Tuesday, 5 March 2019
Only true die hards have read the novel 'A la recherche du temps perdu' by French writer Marcel Proust, but one particular scene from that book is famous: The main character dips a cake called a Madelaine into a cup of chamomile tea, which evokes a torrent of memories from a forgotten childhood.
Marcel Proust understood intuitively what science would only discover many years later: There is no sense that reaches more deeply and suddenly into our emotional center - right into our solar plexus - than the sense of smell.
So if smells can take us back to various memories, can they help us remember facts?
Science has already proven that smell can influence our behavior. Like the scent of citrus that makes us want to clean more. Or Auping, a large bedding retailer, who spreads the smell of freshly washed linen through their shops because it increases sales. And what to think of the Dutch Tax Authorities? In their offices the smell of orange circulates every afternoon to help employees through their midday slump.
The correct term for this phenomenon is Subliminal Persuasion, which simply means influencing people at a level below their conscious recognition.
The birth of Subliminal Persuasion dates back to 1957 when a market researcher named James Vicary inserted the words “Eat Popcorn” and “Drink Coca-Cola” into a movie.
The words appeared for a single frame, allegedly long enough for the subconscious to pick up, but too short for the viewer to be aware of it. The subliminal ads supposedly created an 18.1% increase in Coke sales and a 57.8% increase in popcorn sales.
What does all of this mean for boosting learning power?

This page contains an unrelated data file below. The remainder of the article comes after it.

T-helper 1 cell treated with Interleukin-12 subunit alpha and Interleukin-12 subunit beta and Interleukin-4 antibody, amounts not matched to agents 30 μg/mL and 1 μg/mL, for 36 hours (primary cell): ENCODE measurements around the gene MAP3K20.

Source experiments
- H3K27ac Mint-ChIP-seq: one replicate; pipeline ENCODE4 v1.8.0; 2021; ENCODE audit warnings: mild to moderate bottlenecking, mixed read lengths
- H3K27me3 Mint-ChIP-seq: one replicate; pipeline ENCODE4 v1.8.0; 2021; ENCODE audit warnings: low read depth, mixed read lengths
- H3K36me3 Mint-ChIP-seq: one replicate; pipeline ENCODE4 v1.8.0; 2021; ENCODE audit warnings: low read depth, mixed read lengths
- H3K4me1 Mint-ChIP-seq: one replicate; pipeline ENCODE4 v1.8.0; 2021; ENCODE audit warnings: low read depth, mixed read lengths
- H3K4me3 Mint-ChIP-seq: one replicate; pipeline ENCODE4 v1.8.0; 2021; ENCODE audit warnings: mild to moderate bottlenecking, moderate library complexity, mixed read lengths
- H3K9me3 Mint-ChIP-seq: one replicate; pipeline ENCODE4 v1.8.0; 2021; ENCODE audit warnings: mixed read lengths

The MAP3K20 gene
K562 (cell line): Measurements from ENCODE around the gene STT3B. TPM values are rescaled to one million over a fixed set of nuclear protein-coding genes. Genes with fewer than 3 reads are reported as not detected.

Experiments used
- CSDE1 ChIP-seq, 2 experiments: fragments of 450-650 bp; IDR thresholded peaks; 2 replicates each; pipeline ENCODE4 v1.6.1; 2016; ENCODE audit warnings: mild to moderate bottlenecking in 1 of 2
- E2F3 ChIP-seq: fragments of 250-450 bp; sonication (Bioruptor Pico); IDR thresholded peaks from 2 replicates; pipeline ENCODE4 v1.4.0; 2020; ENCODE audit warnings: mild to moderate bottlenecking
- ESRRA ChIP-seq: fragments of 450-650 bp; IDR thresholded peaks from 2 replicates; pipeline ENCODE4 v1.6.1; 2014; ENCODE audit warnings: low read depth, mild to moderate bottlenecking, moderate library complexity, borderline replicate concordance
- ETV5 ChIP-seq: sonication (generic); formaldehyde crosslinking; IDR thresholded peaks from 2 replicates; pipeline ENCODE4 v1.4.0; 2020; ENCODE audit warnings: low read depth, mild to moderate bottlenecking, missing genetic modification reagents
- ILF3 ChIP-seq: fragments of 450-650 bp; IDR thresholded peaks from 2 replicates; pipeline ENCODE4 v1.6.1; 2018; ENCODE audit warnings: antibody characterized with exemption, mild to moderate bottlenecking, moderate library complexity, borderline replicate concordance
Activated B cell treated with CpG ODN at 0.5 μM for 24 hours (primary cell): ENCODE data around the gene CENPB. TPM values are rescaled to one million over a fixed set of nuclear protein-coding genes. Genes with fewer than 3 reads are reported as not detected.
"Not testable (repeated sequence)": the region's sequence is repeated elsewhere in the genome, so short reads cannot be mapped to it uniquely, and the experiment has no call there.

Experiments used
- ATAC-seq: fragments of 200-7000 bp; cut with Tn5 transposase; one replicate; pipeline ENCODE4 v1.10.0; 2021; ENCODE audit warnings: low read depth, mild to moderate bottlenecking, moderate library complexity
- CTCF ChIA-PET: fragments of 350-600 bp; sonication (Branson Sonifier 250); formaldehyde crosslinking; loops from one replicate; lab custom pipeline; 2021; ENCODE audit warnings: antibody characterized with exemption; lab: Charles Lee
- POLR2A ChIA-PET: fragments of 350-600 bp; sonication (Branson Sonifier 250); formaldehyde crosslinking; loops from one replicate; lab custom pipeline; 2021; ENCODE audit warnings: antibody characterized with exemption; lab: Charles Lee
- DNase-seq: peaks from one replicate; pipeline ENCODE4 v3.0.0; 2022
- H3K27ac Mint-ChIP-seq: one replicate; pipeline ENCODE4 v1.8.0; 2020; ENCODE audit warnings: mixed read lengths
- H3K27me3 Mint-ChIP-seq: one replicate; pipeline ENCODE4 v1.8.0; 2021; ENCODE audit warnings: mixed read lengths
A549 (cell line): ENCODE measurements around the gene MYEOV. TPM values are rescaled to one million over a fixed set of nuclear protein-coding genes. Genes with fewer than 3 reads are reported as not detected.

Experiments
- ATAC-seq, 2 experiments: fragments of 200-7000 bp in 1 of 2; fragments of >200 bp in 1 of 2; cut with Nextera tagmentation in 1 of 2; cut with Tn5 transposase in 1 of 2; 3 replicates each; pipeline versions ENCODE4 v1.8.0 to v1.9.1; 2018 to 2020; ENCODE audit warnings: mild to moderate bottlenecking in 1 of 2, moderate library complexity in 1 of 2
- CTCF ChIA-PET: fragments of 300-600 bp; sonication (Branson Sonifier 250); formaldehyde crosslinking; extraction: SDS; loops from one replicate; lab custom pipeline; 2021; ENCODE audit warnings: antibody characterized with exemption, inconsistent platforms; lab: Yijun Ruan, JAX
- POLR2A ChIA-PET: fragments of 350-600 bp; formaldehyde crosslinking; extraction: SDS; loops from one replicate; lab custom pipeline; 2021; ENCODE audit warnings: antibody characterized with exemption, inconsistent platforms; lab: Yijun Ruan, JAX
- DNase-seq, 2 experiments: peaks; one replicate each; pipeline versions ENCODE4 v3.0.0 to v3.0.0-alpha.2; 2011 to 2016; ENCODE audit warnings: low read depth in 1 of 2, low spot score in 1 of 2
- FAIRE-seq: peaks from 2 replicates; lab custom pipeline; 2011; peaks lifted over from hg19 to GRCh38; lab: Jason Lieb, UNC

Less research has gone into the idea of whether scents can help with improving performance, but so far there have been intriguing findings.
For example psychologist Mark Moss, carried out a range of cognitive tests on subjects who were exposed to rosemary aroma's during lectures. Those in the rosemary group, memorized the content significantly better than the control group.
And although lavender is know for its sedative qualities, scientist Sakamato found that during recess periods after intense and long lectures, it can prevent deterioration performance in subsequent work sessions.
There's been more research that suggests that smells can have an impact on learning, performance and creativity, so perhaps the use of scent in the classroom can no longer be brushed of as pseudoscience. And even though a lot of aroma therapy marketing is full of false claims, I do believe we should consider fragrance as a tool to create a psychological state of mind for ultimate transfer of learning.
While more scientific evidence is in the making, why not give it a try?
At the very least they will produce a more pleasant learning environment for workshop participants.